Number theory proof

  • Thread starter ElDavidas
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Homework Statement



Let [itex] p [/itex] be a prime number such that [itex]p \equiv 1 (mod 3) [/itex]

Let [itex]a[/itex] be an integer not divisible by [itex]p[/itex]. Show that if the congruence [itex] x^3 \equiv a (mod p) [/itex] has a solution then

[tex] a^{\frac{p - 1} {3}} \equiv 1 (mod p) [/tex]



The Attempt at a Solution



Right, I'm not sure how to prove this. I've got a couple of ideas at how things might relate to one another.

I can see that [itex]gcd(a,p) = 1[/itex] and also that

[itex] \frac{p-1}{3} = k [/itex] for some integer k. I think this relates to the power of a in the equation.

[tex] a^{\frac{p - 1} {3}} \equiv 1 (mod p) [/tex].

Could you also apply fermat's little theorem in some way to this?

Also, I don't know what to do with [itex] x^3 \equiv a (mod p) [/itex].

Could someone give me a hint or two in how to prove this? It would be much appreciated.

Thanks
 
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Answers and Replies

  • #2
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hint:
[tex]x^{p-1}\equiv 1 \mod{p}[/tex]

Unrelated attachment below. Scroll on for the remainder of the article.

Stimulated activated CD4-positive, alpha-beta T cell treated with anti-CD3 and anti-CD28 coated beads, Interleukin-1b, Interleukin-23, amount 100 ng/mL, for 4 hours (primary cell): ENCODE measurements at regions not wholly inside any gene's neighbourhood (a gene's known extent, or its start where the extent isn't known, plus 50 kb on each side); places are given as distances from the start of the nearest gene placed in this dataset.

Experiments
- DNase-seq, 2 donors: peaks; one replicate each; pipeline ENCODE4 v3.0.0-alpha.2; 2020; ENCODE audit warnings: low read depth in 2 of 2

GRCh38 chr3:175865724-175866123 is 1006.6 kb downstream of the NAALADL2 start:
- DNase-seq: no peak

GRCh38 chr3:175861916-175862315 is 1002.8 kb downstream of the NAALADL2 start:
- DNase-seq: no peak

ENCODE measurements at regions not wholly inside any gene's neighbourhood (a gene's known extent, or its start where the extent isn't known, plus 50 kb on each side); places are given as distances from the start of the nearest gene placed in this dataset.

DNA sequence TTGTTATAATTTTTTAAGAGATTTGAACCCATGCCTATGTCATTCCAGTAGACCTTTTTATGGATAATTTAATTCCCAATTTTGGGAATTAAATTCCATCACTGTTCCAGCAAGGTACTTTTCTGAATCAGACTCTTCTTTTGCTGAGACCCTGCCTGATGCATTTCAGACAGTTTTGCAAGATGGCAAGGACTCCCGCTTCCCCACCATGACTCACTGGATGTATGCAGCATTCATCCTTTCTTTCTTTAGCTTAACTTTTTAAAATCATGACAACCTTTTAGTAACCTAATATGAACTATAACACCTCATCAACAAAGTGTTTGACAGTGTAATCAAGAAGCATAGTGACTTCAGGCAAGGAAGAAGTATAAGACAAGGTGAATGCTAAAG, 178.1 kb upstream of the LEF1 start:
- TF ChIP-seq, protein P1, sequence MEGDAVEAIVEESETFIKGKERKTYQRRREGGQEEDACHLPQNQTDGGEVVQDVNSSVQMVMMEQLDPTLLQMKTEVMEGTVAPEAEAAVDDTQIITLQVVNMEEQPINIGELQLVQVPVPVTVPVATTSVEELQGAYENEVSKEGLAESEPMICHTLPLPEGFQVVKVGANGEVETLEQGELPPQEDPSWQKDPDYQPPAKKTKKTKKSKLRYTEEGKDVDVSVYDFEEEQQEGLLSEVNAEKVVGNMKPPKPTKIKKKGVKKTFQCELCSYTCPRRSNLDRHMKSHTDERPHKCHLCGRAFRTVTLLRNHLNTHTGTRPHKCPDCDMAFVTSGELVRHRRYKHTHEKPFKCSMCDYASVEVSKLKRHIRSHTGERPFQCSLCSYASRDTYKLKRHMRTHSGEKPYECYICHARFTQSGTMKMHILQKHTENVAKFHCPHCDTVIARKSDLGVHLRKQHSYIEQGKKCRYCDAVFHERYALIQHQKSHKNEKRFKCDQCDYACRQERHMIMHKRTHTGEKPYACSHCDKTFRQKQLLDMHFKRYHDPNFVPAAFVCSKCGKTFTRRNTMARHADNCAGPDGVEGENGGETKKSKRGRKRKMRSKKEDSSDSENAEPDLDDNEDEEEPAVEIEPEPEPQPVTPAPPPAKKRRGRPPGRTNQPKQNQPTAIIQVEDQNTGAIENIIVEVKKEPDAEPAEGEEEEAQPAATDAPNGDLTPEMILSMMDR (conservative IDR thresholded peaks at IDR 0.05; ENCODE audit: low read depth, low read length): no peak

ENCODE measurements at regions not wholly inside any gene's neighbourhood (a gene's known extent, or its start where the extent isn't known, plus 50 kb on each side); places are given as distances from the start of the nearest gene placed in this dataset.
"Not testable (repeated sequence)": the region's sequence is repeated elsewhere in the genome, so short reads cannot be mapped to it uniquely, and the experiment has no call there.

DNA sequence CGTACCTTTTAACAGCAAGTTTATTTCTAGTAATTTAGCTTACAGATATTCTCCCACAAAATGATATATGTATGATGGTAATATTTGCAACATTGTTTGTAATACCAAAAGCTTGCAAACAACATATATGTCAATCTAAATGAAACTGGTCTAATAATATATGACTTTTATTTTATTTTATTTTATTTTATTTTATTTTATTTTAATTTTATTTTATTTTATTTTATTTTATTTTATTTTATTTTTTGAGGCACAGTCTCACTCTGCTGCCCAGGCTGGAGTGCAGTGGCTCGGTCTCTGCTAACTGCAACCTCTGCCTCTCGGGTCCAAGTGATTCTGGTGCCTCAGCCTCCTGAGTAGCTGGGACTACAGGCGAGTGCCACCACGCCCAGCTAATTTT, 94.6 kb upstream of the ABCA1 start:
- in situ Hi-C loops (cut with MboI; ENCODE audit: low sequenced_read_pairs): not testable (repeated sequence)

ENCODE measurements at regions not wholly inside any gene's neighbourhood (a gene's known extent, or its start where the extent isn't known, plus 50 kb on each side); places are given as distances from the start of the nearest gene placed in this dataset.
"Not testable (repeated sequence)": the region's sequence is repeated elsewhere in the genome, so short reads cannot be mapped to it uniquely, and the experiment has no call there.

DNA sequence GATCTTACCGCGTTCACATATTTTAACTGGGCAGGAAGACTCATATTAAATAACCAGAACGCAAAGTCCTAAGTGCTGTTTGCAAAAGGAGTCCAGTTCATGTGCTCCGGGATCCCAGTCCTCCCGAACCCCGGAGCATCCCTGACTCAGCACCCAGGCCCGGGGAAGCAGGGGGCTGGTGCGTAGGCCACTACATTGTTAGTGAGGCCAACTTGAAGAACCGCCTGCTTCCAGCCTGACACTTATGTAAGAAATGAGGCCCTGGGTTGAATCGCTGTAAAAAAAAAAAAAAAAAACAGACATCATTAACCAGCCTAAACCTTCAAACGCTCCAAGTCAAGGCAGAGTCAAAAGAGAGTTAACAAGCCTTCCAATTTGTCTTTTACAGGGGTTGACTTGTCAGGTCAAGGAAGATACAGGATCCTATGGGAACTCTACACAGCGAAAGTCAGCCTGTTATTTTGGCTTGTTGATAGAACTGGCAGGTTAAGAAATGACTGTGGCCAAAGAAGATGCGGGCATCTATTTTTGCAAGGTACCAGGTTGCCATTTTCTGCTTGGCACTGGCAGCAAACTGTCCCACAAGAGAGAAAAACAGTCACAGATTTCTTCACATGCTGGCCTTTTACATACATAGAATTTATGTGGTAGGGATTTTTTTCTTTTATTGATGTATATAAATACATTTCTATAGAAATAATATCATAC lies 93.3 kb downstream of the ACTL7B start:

by Fermat's little theorem.





not enough?
what is [tex]x^{p-1}[/tex] equivalent to in terms of a?

try contradiction.
 
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  • #3
Dick
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Substitute x^3 for a in your congruence. And, yes, use Fermat's little theorem.
 
  • #4
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ok, so far my solution is as follows:

[itex] x^3 \equiv a (mod p)[/itex]

Then [itex] x \equiv a^{\frac{1}{3}} (mod p)[/itex]

So by Fermat, [itex] x^{p-1} \equiv 1 (mod p)[/itex] or

[tex] a^{\frac{1(p-1)}{3}} \equiv 1 (mod p)[/tex]

Would I need to say [itex] gcd (x,p) = 1[/itex]? If so, how is this true?
 
  • #5
Dick
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ok, so far my solution is as follows:

[itex] x^3 \equiv a (mod p)[/itex]

Then [itex] x \equiv a^{\frac{1}{3}} (mod p)[/itex]

So by Fermat, [itex] x^{p-1} \equiv 1 (mod p)[/itex] or

[tex] a^{\frac{1(p-1)}{3}} \equiv 1 (mod p)[/tex]

Would I need to say [itex] gcd (x,p) = 1[/itex]? If so, how is this true?
Clearly, yes, you need to show gcd(x,p)=1! How might that be possible?
 
  • #6
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I'm not sure. Could you use the Euclidean Algorithm? I've also been trying to find a contradiction by assuming that [itex] gcd (x,p) \neq 1 [/itex].
 
  • #7
Dick
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p is a prime. gcd(a,p)=1 says p does not divide a. Is it possible for p to divide x?
 
  • #8
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Ah, I see now! Thanks.
 

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